By: Jasmine Cochran
Tyrese pissed some people off.
I understand the anger. He went online and ranted about women that left a sour taste in people’s mouths, and they let that sourness run their through fingers in snapbacks of epic proportions.
However, Tyrese came back and apologized. And it wasn’t one of these one-line, P.R. apologies, either. When I read it, I felt it was respectable. While it’s easy to come down hard on people when they let asininity roll off their tongues or fingertips so easily, is that the best use of our time? Let’s take a few moments and consider alternative responses to heat-inducing situations.
We could choose to not give it any energy at all.
We don’t even know Tyrese. I mean, seriously, we don’t. We know his music, and we know what his image-creators have presented to us, but be honest. How much bearing does what Tyrese have to say have on your life? Ask yourself these questions: Is Tyrese my husband? Is Tyrese my son? Is Tyrese my father or brother? If the answer to these questions is no, then Tyrese’s opinions don’t really affect you. Things (and people) like this disappear if you ignore them. Let it go.
We could forgive quickly and easily, because anger only serves to destroy us.
If you’re mad at Tyrese, you’re likely not mad at him, per se, but at the collective male mindset that views women the way that he expressed in his post. Someone in your life has probably hurt you with this attitude, and you’ve yet to heal from that hurt. We’ve heard it before: Unforgiveness is like drinking poison and expecting the other person to die. If we want to avoid bitterness within ourselves and pursue life with the most freedom and joy possible, we have to learn the art of letting go of hurt. Forgiving someone is essentially saying, “I choose to not hold you responsible for paying a penance for the pain you inflicted on me.” When we do that, we issue freedom to everyone involved, and our spirits have room to flourish.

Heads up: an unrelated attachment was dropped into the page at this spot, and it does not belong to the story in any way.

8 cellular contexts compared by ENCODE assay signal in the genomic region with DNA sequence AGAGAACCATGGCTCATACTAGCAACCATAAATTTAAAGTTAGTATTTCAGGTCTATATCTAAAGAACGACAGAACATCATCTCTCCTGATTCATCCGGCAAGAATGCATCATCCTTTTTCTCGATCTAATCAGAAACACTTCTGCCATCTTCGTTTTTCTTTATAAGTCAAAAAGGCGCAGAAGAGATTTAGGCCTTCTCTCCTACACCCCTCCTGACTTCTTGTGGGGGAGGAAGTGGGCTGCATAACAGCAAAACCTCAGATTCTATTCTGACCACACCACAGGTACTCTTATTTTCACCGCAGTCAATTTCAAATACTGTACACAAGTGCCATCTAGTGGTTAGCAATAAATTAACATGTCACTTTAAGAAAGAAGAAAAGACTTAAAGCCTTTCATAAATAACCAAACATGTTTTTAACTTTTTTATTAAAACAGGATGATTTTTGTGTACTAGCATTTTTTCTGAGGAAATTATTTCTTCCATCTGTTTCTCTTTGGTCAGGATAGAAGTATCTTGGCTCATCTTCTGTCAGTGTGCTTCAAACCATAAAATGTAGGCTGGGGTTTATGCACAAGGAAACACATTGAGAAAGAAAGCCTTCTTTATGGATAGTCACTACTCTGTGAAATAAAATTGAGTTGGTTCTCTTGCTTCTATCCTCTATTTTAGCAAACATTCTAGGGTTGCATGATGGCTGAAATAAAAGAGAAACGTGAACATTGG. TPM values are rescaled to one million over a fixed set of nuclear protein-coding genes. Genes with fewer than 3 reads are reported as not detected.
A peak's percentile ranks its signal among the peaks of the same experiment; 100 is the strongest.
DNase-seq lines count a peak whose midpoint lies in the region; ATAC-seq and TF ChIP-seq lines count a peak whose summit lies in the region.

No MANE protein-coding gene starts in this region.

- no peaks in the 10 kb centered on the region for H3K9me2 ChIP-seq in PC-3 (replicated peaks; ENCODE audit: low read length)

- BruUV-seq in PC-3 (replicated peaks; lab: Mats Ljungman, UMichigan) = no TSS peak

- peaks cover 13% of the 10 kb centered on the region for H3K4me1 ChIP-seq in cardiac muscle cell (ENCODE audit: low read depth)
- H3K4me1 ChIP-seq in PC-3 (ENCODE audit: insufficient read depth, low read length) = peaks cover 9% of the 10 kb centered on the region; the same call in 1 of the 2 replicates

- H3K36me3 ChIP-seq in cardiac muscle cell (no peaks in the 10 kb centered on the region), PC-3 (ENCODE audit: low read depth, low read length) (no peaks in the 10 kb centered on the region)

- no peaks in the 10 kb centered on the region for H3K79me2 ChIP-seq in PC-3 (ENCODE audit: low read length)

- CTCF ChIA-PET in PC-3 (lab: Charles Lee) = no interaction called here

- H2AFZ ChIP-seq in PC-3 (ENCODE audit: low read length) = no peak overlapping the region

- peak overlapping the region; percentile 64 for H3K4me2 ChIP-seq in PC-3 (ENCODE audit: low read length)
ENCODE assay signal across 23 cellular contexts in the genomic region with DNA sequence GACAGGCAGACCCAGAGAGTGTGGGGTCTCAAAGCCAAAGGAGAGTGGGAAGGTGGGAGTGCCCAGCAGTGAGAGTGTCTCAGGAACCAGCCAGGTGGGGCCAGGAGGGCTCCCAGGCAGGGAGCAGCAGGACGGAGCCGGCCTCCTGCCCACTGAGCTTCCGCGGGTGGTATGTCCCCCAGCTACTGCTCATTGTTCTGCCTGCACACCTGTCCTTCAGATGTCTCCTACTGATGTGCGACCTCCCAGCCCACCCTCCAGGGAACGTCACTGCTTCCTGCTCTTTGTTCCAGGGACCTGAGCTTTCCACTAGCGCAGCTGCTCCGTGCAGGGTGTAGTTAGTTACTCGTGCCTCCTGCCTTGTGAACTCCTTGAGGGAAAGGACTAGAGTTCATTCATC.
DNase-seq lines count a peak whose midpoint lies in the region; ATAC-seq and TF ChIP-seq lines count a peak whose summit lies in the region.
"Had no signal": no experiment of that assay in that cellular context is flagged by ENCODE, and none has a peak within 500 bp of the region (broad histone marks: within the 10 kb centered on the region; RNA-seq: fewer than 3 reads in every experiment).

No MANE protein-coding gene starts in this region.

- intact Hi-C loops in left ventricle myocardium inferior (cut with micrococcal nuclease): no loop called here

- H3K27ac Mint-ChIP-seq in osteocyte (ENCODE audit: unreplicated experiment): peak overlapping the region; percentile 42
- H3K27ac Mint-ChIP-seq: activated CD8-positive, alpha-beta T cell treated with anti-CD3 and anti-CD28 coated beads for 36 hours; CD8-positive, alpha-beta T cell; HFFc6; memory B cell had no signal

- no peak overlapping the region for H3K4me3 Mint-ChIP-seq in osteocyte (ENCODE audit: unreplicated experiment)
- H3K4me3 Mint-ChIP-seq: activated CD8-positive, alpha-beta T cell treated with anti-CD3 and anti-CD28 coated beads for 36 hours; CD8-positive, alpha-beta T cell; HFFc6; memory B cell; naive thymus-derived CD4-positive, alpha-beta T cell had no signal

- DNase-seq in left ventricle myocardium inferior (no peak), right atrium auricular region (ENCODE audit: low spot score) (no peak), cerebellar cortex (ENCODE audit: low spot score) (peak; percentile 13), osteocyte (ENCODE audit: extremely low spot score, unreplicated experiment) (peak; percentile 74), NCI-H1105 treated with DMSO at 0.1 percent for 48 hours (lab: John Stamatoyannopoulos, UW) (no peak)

We could use this as an opportunity to practice awareness and the art of responding, instead of reacting.
Eckart Tolle, author of A New Earth, writes at length about this concept. He describes awareness as “watching our thoughts,” or being the presence that notices and observes the thoughts that run through out minds. When we do this, we provide a buffer between what happens within us and our external responses. That extra buffer works wonders. If gives us a moment to see ourselves and to decide if we will act upon the initial surge of emotions that a situation evokes, or if we will breathe and respond out of our truest, highest selves. If we choose to respond, more often than not, we will act in love instead of anger and hurt. That, in turn, would create more love and understanding, instead of friction and misunderstanding. I know it’s a lofty concept for the whole world to operate this way, but you don’t have to control the world—you just have to control yourself.
So what do you think? Can we take Tyrese at his apology, or does he need to do more to dig himself out of the hole he Instagrammed himself into?
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Jasmine believes in love, presence, and justice. She also believes in communication, so leave a comment!